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I am trying to get around the 31-bit limit for bit operations in R. I can do this in pure R, but my issue is about implementing this in C for use in R.


For example I have the data

> x = c(2147028898, 2147515013)

where each element is at most 32 bits, unsigned, and on which I'd like to do bit operations such as (but not limited to) (x >> 20) & 0xFFF. The end goal would be using many of these kinds of operations in a single function.

The two numbers are of different bit lengths.

> log2(x)
[1] 30.99969446331090239255 31.00002107107989246515

Normal bitwise operations in R yield the following result, ie NAs are introduced for the larger of the two.

> bitwShiftR(x,20)
[1] 2047   NA
Warning message:
In bitwShiftR(x, 20) : NAs introduced by coercion
> bitwAnd(x,20)
[1]  0 NA
Warning message:
In bitwAnd(x, 20) : NAs introduced by coercion

Workaround with R package 'bitops'

The bitopspackage does what I want, but my end goal is something more advanced, and I want to be able to use C, see below.

> library(bitops)
> bitShiftR(x,20)
[1] 2047 2048

I have looked at the C code for this package, but I don't really understand it. Does it have to be that complicated, or is that just for optimization for vectorized inputs and outputs?

Workaround in C (the issue)

My code is as follows, only a simple expression so far. I have tried different types in C, but to no avail.

#include <R.h>

void myBitOp(int *x, int *result) {
    *result = (*x >> 20) & 0xFFF;

which I then compile with R CMD SHLIB myBitOp.c on a 64 bit machine.

$uname -a
Linux xxxxxxxxx 3.0.74-0.6.8-xen #1 SMP Wed May 15 07:26:33 UTC 2013 (5e244d7) x86_64 x86_64 x86_64 GNU/Linux

In R I load this with

> dyn.load("myBitOp.so")
> myBitOp <- function(x) .C("myBitOp", as.integer(x), as.integer(0))[[2]]

When I run the function I get back

> myBitOp(x[1])
[1] 2047
> myBitOp(x[2])
Error in myBitOp(x[2]) : NAs in foreign function call (arg 1)
In addition: Warning message:
In myBitOp(x[2]) : NAs introduced by coercion

So the question is, why do I get these NAs with this C code, and how do I fix it? The return value will always be much less than 31 bits btw.

Thank you!


After studying the bitops code a bit more, and going through this presentation among other links I came up with this code (bonus vectorization here)

#include <R.h>
#include <Rdefines.h>

SEXP myBitOp(SEXP x) {
    PROTECT (x = AS_NUMERIC(x) ) ;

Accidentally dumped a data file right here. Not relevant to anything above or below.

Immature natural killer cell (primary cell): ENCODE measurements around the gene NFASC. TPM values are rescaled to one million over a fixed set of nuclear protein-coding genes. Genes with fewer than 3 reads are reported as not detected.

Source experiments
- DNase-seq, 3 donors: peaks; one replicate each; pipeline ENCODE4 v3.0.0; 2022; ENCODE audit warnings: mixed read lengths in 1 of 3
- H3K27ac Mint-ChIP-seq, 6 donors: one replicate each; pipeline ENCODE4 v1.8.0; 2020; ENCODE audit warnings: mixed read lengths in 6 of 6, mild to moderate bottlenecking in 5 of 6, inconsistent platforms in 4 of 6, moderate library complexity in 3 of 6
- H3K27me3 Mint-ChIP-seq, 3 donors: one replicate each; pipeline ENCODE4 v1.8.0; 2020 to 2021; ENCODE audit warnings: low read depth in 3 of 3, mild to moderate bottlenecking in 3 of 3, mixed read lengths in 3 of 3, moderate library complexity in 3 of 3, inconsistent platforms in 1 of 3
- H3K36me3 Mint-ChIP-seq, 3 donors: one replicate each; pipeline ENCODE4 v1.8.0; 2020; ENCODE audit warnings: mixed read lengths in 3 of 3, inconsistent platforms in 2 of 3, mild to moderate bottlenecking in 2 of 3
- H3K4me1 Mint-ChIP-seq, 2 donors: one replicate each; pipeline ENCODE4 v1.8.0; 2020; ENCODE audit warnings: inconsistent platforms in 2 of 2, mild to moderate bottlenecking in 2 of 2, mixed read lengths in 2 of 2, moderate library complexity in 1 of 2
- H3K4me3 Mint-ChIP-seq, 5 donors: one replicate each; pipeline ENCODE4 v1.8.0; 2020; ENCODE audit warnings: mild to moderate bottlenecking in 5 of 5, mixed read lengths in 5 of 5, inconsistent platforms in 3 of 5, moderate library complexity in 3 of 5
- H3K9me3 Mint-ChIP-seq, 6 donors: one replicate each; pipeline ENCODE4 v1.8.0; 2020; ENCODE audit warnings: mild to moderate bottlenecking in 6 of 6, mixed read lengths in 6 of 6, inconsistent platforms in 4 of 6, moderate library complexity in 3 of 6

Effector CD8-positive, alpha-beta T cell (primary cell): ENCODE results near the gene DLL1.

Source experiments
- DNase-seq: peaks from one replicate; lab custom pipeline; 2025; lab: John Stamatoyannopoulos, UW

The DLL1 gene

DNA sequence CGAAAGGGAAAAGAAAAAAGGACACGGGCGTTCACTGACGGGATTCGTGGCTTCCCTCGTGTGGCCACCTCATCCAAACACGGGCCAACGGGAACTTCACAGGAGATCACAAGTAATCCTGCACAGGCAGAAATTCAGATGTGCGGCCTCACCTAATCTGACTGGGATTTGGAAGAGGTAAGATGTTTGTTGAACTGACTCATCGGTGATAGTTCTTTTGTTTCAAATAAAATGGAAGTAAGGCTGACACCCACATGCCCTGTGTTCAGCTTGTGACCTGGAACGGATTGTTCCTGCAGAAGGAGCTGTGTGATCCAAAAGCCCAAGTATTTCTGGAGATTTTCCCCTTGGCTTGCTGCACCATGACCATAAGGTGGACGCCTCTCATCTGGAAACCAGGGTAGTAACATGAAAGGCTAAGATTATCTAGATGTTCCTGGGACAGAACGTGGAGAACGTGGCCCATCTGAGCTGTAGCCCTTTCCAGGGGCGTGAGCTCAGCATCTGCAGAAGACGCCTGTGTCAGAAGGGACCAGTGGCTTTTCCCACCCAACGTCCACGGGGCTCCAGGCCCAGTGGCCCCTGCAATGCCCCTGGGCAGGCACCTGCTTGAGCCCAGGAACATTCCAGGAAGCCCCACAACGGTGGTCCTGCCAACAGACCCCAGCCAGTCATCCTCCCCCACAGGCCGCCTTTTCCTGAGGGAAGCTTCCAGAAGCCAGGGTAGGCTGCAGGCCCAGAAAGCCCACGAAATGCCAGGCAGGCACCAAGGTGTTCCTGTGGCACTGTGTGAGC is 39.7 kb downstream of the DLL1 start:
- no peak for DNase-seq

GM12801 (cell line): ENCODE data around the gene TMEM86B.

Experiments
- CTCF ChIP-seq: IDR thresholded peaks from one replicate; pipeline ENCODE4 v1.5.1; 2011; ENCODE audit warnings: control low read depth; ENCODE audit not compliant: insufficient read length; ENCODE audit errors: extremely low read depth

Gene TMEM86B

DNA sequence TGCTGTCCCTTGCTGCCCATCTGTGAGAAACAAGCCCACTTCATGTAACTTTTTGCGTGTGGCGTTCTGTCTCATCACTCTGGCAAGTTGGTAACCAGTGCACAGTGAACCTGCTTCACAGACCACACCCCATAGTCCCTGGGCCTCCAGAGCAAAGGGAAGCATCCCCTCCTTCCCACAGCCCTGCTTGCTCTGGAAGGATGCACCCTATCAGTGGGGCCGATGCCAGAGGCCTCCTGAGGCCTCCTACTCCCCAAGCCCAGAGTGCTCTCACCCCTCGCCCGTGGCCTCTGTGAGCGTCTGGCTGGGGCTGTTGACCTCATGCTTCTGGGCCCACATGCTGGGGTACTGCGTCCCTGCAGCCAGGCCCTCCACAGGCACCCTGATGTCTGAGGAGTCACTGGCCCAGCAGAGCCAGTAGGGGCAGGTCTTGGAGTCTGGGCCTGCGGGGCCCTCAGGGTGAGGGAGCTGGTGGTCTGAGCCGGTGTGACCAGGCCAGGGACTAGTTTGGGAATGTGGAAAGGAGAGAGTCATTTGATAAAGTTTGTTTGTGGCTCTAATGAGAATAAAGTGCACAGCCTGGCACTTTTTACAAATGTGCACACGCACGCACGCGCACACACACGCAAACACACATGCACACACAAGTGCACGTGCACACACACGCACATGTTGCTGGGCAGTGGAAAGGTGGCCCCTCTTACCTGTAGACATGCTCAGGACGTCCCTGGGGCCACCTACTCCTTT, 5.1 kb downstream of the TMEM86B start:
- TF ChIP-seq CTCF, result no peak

double *xx  = NUMERIC_POINTER(x);

    SEXP result = PROTECT(NEW_NUMERIC(length(x)));
    double *xresult = NUMERIC_POINTER(result);

    for( int i=0; i < length(x); i++) {
        xresult[i] =  (double) ((((unsigned int) xx[i]) >> 20) & 0xFFF);


Compile with R CMD SHLIB myBitOp.c

And in R:

> dyn.load("myBitOp.so")
> myBitOp <- function(x) .Call("myBitOp", x)
> myBitOp(x)
[1] 2047 2048

I don't fully understand why or how yet, but it works, well seems to work for this example at least.

share|improve this question
as.integer(x) [1] 2147028898 NA. R doesn't have an unsigned integer type. –  James Aug 13 at 11:27
Right, R doesn't have an unsigned integer type, hence the question :). Removing as.integer does't really work, or I have yet to find a combination of datatypes that does work. –  bytesinflight Aug 13 at 17:36

1 Answer 1

The second element of as.integer(x) will be NA because it's larger than .Machine$integer.max. NAOK = FALSE in your call to .C, so that NA in your input results in an error. Your call to .C will "succeed" if you set NAOK = TRUE (because, in this case, NA is technically NA_integer_, which is a special int value in C).

You'll have to be creative to get around this. You could try splitting values > 2^31-1 into two values, pass both of them to C, convert them to unsigned integers, sum them, convert the result to a signed integer, then pass back to R.

share|improve this answer
OK, I get a result now, but I also get an annoying warning.. Should I use suppressWarnings and forget about it? :) –  bytesinflight Aug 13 at 11:33
The depends entirely on what you're trying to do. 2147515013 is too large to be represented as a 32-bit signed integer, so R converts it to NA before passing it to your C code. So your C code is doing bit operations on NA, which may or may not be reasonable for your purposes. –  Joshua Ulrich Aug 13 at 11:39
I don't get it, so R thinks it's NA, but C thinks it's an integer (since it seems to work anyhow), which then R says is a problem, but it might not be? So is there a way to get around this using other datatypes? –  bytesinflight Aug 13 at 11:42
R doesn't "think" it's NA. R coerces it to NA (technically NA_integer_, which is a special int value in C). It may "work" (i.e. return a value), but it's wrong in most cases. I'm sure there are creative ways to get around this using other data types (e.g. split values > 2^31-1 into two values, pass them to C, convert them to unsigned integers, sum them, convert the result to a signed integer, then pass back to R). –  Joshua Ulrich Aug 13 at 11:50

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